I’m not arguing for one over the other, nor for a particular English translation, I just find it interesting. I think we should take both into consideration when translating (see the comments on the article). Like Sprinkle comments “I think we need to at least allow for the LXX representing the original inspired Hebrew text over against the MT” especially where it agrees with thd Dead Sea Scrolls, for example, over the Masoretic Text (MT).
I might do some reading in the English translations of the Septuagint, comparing it to the KJV (or more likely NKJV for me) version of the Psalms,  like Dodson writes about.

Two Historical Myths – Two Historical Revisions: Part 1

I enjoyed reading this. It’s good to see one of the more interesting eras of European history starting to escape its “Dark” and wasted reputation. Also good to see thoughtful Christian historical scholarship 🙂

I also found this other article, also from Bible on Tap very worth the read: The Myth of the “Dark Ages” – Discovering Christian Heritage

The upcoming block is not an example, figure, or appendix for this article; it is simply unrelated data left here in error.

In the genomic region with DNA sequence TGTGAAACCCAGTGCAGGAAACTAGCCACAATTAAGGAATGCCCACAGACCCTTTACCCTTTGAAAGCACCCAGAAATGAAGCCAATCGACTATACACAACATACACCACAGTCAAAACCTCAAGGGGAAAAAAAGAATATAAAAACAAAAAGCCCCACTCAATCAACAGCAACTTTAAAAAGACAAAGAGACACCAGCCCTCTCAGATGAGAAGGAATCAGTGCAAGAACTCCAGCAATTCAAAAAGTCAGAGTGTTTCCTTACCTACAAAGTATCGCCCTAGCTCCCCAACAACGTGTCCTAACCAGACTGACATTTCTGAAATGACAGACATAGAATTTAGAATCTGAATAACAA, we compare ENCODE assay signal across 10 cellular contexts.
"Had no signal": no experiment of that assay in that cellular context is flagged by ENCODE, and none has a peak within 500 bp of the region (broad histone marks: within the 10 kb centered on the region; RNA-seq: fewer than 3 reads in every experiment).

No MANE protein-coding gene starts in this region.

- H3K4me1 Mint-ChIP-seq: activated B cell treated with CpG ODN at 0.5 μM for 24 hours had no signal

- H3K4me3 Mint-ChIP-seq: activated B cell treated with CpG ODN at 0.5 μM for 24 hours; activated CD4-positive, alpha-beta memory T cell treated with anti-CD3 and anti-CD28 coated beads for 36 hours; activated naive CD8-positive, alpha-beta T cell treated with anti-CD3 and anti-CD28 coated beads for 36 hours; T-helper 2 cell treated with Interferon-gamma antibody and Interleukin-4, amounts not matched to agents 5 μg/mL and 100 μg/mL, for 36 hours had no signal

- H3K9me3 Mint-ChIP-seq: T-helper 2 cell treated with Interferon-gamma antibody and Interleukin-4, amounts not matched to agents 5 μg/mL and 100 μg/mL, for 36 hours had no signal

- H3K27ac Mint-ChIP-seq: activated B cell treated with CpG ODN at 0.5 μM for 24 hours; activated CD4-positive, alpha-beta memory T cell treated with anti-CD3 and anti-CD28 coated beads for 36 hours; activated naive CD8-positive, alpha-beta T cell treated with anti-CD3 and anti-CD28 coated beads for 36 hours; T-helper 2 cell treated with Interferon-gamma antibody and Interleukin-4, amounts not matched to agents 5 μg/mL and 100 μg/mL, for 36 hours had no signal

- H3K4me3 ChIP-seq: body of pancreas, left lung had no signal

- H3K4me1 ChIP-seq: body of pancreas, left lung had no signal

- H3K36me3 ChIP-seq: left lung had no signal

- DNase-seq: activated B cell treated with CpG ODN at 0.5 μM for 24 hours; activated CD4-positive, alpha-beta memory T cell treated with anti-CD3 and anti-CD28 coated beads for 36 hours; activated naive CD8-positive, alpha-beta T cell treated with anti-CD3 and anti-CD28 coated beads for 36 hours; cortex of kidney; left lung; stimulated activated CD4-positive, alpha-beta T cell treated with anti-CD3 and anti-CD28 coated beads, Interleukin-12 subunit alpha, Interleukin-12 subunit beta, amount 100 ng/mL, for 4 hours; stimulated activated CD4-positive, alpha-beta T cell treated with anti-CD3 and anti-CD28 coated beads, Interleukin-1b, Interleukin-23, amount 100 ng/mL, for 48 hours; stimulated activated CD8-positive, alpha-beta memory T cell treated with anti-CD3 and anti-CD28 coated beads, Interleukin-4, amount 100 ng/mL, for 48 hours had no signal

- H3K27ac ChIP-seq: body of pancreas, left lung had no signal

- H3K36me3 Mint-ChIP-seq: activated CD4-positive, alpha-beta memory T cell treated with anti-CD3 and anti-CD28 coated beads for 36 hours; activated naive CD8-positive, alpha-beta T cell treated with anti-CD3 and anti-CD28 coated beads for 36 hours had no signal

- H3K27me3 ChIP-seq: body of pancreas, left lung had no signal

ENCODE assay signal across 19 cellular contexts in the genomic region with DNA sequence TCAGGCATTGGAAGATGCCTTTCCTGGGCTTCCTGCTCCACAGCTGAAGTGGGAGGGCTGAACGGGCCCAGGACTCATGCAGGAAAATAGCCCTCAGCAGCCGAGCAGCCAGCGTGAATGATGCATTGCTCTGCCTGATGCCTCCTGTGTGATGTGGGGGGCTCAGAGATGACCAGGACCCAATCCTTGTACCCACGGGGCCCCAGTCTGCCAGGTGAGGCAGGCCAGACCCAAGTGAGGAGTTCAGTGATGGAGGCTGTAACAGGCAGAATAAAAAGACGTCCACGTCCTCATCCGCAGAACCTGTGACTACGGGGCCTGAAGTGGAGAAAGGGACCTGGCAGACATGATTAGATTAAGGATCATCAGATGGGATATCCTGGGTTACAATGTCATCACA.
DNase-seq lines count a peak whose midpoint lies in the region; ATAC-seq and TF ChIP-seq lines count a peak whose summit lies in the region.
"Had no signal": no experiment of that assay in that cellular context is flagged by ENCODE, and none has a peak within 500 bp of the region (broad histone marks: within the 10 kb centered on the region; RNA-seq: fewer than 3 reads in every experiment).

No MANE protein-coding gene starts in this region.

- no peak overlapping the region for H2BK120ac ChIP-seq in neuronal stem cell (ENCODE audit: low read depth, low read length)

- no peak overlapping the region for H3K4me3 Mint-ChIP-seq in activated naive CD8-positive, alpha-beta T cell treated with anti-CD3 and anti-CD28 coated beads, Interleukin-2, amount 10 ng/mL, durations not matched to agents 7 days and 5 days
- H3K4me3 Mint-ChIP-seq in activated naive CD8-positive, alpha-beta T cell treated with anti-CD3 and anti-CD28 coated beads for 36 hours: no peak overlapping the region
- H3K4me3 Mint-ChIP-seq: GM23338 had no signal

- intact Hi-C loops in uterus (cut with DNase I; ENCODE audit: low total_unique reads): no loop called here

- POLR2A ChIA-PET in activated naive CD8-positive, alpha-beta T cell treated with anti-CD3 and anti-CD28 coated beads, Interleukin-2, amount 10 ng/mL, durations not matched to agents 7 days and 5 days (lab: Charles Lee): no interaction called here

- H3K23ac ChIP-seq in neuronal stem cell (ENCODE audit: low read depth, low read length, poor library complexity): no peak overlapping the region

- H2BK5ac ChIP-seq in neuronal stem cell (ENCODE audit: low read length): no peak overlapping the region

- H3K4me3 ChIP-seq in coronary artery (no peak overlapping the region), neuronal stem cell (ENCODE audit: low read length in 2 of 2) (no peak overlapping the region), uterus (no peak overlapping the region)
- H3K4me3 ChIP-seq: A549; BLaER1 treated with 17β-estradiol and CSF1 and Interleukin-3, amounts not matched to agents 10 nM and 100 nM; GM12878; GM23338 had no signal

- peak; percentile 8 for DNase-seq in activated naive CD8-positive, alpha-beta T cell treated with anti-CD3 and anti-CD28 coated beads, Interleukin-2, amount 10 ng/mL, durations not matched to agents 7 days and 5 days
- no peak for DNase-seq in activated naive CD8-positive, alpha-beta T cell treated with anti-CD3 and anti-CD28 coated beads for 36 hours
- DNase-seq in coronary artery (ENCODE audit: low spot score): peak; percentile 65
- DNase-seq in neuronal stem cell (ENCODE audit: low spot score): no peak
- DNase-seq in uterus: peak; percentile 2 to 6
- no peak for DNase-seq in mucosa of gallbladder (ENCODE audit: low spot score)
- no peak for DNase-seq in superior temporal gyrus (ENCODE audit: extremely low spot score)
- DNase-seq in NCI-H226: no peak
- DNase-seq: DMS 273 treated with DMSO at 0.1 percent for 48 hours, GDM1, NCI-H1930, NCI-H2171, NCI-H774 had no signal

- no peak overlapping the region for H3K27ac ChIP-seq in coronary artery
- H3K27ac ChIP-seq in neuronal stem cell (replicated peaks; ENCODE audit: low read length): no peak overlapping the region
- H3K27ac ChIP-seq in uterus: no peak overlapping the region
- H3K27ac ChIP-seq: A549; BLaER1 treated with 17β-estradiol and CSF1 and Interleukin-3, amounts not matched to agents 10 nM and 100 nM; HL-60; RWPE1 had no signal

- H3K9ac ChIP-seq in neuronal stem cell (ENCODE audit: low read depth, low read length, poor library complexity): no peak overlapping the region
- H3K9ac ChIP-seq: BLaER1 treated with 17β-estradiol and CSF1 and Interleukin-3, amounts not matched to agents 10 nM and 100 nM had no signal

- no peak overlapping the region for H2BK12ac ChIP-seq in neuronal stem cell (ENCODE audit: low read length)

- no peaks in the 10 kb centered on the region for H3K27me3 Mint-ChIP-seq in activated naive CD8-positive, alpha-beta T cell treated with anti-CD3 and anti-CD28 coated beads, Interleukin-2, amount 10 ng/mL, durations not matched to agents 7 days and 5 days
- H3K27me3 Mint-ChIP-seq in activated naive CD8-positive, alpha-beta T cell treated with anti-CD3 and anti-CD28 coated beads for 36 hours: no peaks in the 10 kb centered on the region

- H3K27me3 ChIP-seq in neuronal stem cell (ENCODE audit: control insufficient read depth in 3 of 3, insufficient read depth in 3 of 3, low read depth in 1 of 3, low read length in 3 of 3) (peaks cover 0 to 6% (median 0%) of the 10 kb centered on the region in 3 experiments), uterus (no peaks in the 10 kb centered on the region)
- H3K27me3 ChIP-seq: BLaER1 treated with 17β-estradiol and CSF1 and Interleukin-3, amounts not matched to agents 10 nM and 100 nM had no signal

Bible on Tap

Myth Number OneImage

For centuries it has been commonly held that after the fall of Rome came the “Dark Ages” -many centuries of ignorance and superstition imposed across Europe by Christianity.

“a dark, dismal patch, a sort of dull and dirty chunk of some ten centuries, wedged between the shinning days of the golden Greeks… and the brilliant galaxy of light given out jointly by those twin luminaries, the Renaissance and the Reformation.”-Anne Fremantle

Also Voltaire (1694-1778) described the long era as when “barbarism, superstition, and ignorance covered the face of the world”. These same sentiments were carried on by Edward Gibbon, and Rousseau. Likewise popular historian Bertrand Russell (1872-1970) agreed that “it is not inappropriate to call these centuries dark, especially if they are set against what came before and what came after.”

The term Renaissance and Enlightenment often appear simultaneously, at times along with the word…

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Winter Olympics 2014: Are high-tech suits to blame for As U.S. speed skaters’ struggles? – CBS News